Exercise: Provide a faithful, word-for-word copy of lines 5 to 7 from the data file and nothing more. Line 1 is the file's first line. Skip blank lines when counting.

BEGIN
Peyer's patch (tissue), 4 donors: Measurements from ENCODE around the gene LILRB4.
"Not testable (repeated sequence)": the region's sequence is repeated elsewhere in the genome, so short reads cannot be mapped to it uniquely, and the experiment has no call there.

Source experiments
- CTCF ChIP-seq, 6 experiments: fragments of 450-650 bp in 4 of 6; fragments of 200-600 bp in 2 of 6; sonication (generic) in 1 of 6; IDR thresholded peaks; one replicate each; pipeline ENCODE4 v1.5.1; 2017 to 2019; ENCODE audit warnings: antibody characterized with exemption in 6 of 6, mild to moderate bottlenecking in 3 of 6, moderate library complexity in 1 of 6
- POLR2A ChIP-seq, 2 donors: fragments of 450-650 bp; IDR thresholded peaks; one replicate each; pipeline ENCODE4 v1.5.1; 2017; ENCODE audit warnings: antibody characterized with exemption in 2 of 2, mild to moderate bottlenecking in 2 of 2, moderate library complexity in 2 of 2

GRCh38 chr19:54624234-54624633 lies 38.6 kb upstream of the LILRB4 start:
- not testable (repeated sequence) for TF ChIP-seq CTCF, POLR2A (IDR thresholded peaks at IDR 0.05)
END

- POLR2A ChIP-seq, 2 donors: fragments of 450-650 bp; IDR thresholded peaks; one replicate each; pipeline ENCODE4 v1.5.1; 2017; ENCODE audit warnings: antibody characterized with exemption in 2 of 2, mild to moderate bottlenecking in 2 of 2, moderate library complexity in 2 of 2

GRCh38 chr19:54624234-54624633 lies 38.6 kb upstream of the LILRB4 start:
- not testable (repeated sequence) for TF ChIP-seq CTCF, POLR2A (IDR thresholded peaks at IDR 0.05)